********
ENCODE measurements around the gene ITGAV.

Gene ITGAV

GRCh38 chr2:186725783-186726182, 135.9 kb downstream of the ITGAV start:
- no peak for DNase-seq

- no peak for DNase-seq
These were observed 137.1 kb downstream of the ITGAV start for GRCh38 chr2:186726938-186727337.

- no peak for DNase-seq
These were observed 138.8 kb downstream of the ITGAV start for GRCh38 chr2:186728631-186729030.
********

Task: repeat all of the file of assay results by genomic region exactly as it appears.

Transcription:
ENCODE measurements around the gene ITGAV.

Gene ITGAV

GRCh38 chr2:186725783-186726182, 135.9 kb downstream of the ITGAV start:
- no peak for DNase-seq

- no peak for DNase-seq
These were observed 137.1 kb downstream of the ITGAV start for GRCh38 chr2:186726938-186727337.

- no peak for DNase-seq
These were observed 138.8 kb downstream of the ITGAV start for GRCh38 chr2:186728631-186729030.